Topic: Little Caesar's Upsizes Pizza

Monopolistic competition is a market structure characterized by a large number of firms selling products that are close, but not perfect, substitutes. Products across firms are different enough that each firm's demand curve slopes downward. The pizza market seems to fit this description, with a few large firms but tens of thousands of Mom-and-Pop operations. One way that monopolistic competitors try to differentiate their products is based on physical differences. Little Caesar's, the third largest pizza chain in the nation, just announced plans to increase the size of its pizzas without raising the price. The chain will expand the diameter of small, medium, and large pizzas by four inches. The industry standard has been a 10-inch diameter for a small pizza, 12-inches for medium, and 14 inches for large. Little Caesar's small will be upsized to 14 inches, so its small will be as big as its large had been. Pizza Hut and Domino's, the top two sellers in the market, plan to emphasize quality in their promotion rather than quantity. (Updated 9/29/97).

Topic: Pricing Internet Access

Firms supplying connections to the Internet could be considered monopolistic competitors because there are numerous suppliers of slightly differentiated products. For example, America Online offers subscibers special services. Late last year, a number of providers began offering connections for a flat monthly rate, as opposed to additional charges for hourly usage above some basic amount (see the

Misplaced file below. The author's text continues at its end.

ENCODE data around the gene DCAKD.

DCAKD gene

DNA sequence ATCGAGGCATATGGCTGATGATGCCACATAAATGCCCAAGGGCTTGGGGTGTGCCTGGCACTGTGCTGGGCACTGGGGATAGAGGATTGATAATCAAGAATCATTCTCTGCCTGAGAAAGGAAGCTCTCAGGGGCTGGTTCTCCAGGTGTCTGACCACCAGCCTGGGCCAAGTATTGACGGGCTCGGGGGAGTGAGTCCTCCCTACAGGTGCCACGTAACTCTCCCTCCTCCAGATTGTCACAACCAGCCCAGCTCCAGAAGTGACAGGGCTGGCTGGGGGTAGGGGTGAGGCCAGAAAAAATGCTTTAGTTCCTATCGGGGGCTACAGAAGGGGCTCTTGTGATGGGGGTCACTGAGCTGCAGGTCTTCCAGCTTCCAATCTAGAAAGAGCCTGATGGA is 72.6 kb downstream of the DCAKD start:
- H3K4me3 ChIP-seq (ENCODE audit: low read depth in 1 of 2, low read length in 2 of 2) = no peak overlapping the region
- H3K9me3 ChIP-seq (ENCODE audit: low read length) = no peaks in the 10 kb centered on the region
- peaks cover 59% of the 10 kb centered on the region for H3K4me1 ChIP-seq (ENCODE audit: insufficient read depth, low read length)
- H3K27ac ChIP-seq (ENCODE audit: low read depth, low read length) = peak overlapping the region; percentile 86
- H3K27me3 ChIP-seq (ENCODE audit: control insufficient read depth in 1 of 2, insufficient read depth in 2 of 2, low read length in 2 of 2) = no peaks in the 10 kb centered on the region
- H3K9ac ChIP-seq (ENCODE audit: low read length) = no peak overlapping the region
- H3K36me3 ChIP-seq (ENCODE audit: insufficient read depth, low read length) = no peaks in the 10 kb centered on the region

update for 12/20/96). Surprise, surprise! Internet-access providers have found that the quantity demanded increased substantially since the marginal cost of usage is essentially zero. Some subscribers have been remaining on-line while going to lunch or even going to bed. Providers have been dealing with the traffic jams by adding more equipment and by discouraging frivolous use of on-line connections. For example, many providers disconnect if 15 minutes passes without a key stroke. Some providers reduce access of time hogs during peak traffic periods. And some providers prohibit certain high-use activities such as setting up Web services or sending out mass e-mails. Some providers have dropped their flat-rate pricing policy and have returned to charging based on hours of use. (Updated 3/31/97)

Topic: The Marginal Cost of Internet Service